Published: January 25th, 2023
The Bank of England will deliver a surprise when it meets in February, diverging from its 2022 approach in favour of a hawkish monetary policy stance. That’s the opinion of currency strategists at Barclays, who wrote this week that the change means upside for the Pound to Euro rate over the coming weeks.
They believe a stronger UK economy and recent progress in negotiations with Brussels over the Northern Ireland protocol point to potential gains for Sterling over its continental cousin.
In a research note published on Monday 23rd January, Barclays said ‘trends in domestic inflation, strong growth, an expected hawkish turn by the (BoE) Monetary Policy Committee, plus more constructive tone from negotiations with the EU bode well for the Pound ahead of February’s bank meeting'.
The call comes after a stretch of underperformance for GBP that placed it at the bottom of the G10 major currencies list over most of December 2022.
Barclays blames the BoE for Sterling’s recent underperformance, due to raising interest rates by 50 basis points in December while warning of downside economic risks and signaling that it may need to slow the pace of interest rate rises.
Threadneedle Street regularly disappointed forex traders last year by delivering smaller-than-expected rate hikes and consistently gloomy economic forecasts.
If history is any guide, next month’s Monetary Policy Committee update (set for 2nd February) could mean losses for GBP if MPC policymakers sidestep consensus by delivering a 25-basis point rise, or issue more negative economic guidance.
Barclays does say, however, that Britain’s economy is turning out to be more resilient than the Bank believed it would in August and November, something that will be adjusted for in the next set of economic forecasts.
'Rising demand and inflation sparked a hawkish shift amongst the MPC’s core membership in December,’ said Barclays. 'That strongly suggests that February’s meeting is being underpriced by traders.’
In early November 2022 Sterling posted a strong recovery as price action suggested the Pound was being pushed up by global factors.
Analysts, however, said Britain’s domestic outlook ‘remain(ed) challenging’ and GBP’s gains might not be sustainable.
Despite those concerns the Pound was the best-performing major currency in the first week of November 2022, as global markets extended a rally from the previous week and gave the UK currency space to recover some of the losses suffered following last Bank of England meeting.
‘If risk sentiment holds then we should see modest Sterling gains through to year-end,’ wrote Barclays currency analysts in a market commentary.
Global stock markets were up in early November and stayed there at the start of this week Monday as investors bet China was preparing to end its zero-Covid policy. Economists believe such a move could give the faltering global economy a much-needed kick and provide risk-sensitive currencies like GBP a welcome nudge.
The Bank of England raised interest rates by 75 basis points on 3rd November but cautioned that rates were unlikely to go as high as the ca. 5.25 per cent investors were watching for ahead of the announcement.
Sterling made a strong start to 2022 in January and February thanks to an after-Omicron economic rebound, plus expectations at the time that the BOE was readying new interest rate hikes.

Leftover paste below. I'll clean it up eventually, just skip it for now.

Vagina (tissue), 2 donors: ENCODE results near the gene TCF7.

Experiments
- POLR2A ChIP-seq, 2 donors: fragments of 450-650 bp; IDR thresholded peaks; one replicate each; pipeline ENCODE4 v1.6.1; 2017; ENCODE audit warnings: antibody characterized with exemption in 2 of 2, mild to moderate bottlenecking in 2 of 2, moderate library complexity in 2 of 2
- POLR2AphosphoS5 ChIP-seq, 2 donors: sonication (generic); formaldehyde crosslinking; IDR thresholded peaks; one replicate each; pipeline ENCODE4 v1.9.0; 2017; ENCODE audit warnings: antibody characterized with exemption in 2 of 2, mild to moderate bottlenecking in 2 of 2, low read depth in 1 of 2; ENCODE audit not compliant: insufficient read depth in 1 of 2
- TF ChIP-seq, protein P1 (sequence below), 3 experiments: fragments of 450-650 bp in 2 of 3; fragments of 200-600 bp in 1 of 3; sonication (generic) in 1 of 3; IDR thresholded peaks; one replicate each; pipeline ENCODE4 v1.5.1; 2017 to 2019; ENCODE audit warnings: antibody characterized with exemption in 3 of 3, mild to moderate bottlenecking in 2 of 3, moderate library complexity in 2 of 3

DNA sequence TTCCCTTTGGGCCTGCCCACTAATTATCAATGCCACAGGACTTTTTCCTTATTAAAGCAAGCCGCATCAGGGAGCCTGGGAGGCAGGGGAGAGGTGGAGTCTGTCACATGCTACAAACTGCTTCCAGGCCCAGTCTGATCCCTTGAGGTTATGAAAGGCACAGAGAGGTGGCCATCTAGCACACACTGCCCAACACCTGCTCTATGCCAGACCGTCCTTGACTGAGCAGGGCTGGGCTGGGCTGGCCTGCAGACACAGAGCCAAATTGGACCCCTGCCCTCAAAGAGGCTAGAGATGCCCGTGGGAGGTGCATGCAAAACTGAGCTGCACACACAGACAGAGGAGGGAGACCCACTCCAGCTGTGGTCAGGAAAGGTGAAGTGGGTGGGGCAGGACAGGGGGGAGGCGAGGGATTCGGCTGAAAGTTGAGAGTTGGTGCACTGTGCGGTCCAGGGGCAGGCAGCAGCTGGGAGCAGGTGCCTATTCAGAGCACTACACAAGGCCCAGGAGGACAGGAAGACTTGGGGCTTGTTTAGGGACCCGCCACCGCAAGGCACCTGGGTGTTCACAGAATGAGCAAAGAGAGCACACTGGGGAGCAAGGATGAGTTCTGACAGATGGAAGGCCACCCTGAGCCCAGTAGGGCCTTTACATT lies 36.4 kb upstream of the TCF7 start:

Numbers from the Office of National Statistics (ONS) showed that retail sales lifted by nearly two per cent month-on-month in January, beating consensus forecasts of one per cent and leaping ahead of December's negative four per cent reading.
In a market analysis published the week of February 21st, ING's FX Strategy Unit said that UK retail sales came back in January with a vengeance as the Omicron worries began to dissipate. 'Sterling now looks relatively less exposed than to adverse swings in geopolitical sentiment than the Euro and Nordic currencies like Swedish Krona.’
ONS data also shows commuter travel in Britain's most significant cities bouncing back to pre-Omicron levels, supporting expectations that February will be remembered as the start of a solid rebound in growth.
ING said the latest bus, train and mobility numbers also showed that offices and services in central London are now about as busy as they were before Omicron.
The figures came after Westminster announced the end of all Covid-19 related restrictions in England, even eliminating the strict testing measures that had been in place for travel, after determining that Omicron is much less deadly than earlier waves of coronavirus.
Despite positive indicators of GBP at the start of 2022, some analysts said at the time that Pound investors might be pricing in more BoE rate hikes than the bank was likely to deliver.
Forex analysts at Danske Bank wrote that while the pound may be supported by further rates action in March or May, 'the impact of hikes could be priced-out rapidly, eliminating any early mover advantage.
They said the European Central Bank (ECB) was also set to raise its key rate in September or October, 'so we believe the situation for the euro will need to be revised. Currency traders will have to adjust expectations for the pound's key rate to the downside at some stage.'
If forex traders are going to sustain high-rate hike expectations for the Pound, British inflation expectations will also have to move considerably higher.
Banker Julius Baer said in a market analysis that 'A sluggish longer-term UK growth outlook and the potential for inflation to drop back below BoE targets in two years suggest that the four rate hikes markets have priced in for this year are too optimistic. We believe a hike in May or before could happen, and maybe one additional rise in the summer. After that, we see a holding pattern from the BoE.'